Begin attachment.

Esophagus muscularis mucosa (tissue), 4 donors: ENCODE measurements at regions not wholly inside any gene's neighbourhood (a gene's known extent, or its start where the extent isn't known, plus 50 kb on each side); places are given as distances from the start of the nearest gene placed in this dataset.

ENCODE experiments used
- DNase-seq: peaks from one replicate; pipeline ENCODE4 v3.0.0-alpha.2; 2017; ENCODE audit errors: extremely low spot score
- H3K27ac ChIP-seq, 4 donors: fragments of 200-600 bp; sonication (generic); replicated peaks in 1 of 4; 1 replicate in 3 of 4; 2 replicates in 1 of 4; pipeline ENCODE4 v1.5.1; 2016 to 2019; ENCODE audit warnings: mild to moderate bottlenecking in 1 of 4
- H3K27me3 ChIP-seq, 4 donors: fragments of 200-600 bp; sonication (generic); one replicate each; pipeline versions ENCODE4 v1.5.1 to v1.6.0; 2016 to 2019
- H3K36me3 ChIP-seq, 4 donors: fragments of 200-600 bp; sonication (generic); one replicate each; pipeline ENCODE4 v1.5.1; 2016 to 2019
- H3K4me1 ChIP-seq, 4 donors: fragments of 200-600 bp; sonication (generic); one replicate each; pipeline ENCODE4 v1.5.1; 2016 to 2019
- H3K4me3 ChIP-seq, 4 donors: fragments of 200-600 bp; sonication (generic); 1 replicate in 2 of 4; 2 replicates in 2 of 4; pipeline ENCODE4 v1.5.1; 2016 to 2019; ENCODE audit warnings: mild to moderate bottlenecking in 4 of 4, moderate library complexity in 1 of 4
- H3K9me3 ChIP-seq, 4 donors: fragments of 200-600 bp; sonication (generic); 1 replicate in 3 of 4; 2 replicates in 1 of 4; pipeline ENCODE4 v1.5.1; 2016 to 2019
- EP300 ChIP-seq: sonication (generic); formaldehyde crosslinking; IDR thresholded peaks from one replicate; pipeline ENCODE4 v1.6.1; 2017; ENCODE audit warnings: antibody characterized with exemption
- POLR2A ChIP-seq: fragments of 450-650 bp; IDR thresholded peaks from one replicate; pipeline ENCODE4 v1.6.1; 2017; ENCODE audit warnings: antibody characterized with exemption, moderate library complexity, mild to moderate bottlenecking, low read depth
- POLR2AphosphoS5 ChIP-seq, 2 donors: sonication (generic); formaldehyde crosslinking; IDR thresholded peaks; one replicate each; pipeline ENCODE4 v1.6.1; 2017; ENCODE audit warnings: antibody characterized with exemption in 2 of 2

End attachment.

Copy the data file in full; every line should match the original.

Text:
Esophagus muscularis mucosa (tissue), 4 donors: ENCODE measurements at regions not wholly inside any gene's neighbourhood (a gene's known extent, or its start where the extent isn't known, plus 50 kb on each side); places are given as distances from the start of the nearest gene placed in this dataset.

ENCODE experiments used
- DNase-seq: peaks from one replicate; pipeline ENCODE4 v3.0.0-alpha.2; 2017; ENCODE audit errors: extremely low spot score
- H3K27ac ChIP-seq, 4 donors: fragments of 200-600 bp; sonication (generic); replicated peaks in 1 of 4; 1 replicate in 3 of 4; 2 replicates in 1 of 4; pipeline ENCODE4 v1.5.1; 2016 to 2019; ENCODE audit warnings: mild to moderate bottlenecking in 1 of 4
- H3K27me3 ChIP-seq, 4 donors: fragments of 200-600 bp; sonication (generic); one replicate each; pipeline versions ENCODE4 v1.5.1 to v1.6.0; 2016 to 2019
- H3K36me3 ChIP-seq, 4 donors: fragments of 200-600 bp; sonication (generic); one replicate each; pipeline ENCODE4 v1.5.1; 2016 to 2019
- H3K4me1 ChIP-seq, 4 donors: fragments of 200-600 bp; sonication (generic); one replicate each; pipeline ENCODE4 v1.5.1; 2016 to 2019
- H3K4me3 ChIP-seq, 4 donors: fragments of 200-600 bp; sonication (generic); 1 replicate in 2 of 4; 2 replicates in 2 of 4; pipeline ENCODE4 v1.5.1; 2016 to 2019; ENCODE audit warnings: mild to moderate bottlenecking in 4 of 4, moderate library complexity in 1 of 4
- H3K9me3 ChIP-seq, 4 donors: fragments of 200-600 bp; sonication (generic); 1 replicate in 3 of 4; 2 replicates in 1 of 4; pipeline ENCODE4 v1.5.1; 2016 to 2019
- EP300 ChIP-seq: sonication (generic); formaldehyde crosslinking; IDR thresholded peaks from one replicate; pipeline ENCODE4 v1.6.1; 2017; ENCODE audit warnings: antibody characterized with exemption
- POLR2A ChIP-seq: fragments of 450-650 bp; IDR thresholded peaks from one replicate; pipeline ENCODE4 v1.6.1; 2017; ENCODE audit warnings: antibody characterized with exemption, moderate library complexity, mild to moderate bottlenecking, low read depth
- POLR2AphosphoS5 ChIP-seq, 2 donors: sonication (generic); formaldehyde crosslinking; IDR thresholded peaks; one replicate each; pipeline ENCODE4 v1.6.1; 2017; ENCODE audit warnings: antibody characterized with exemption in 2 of 2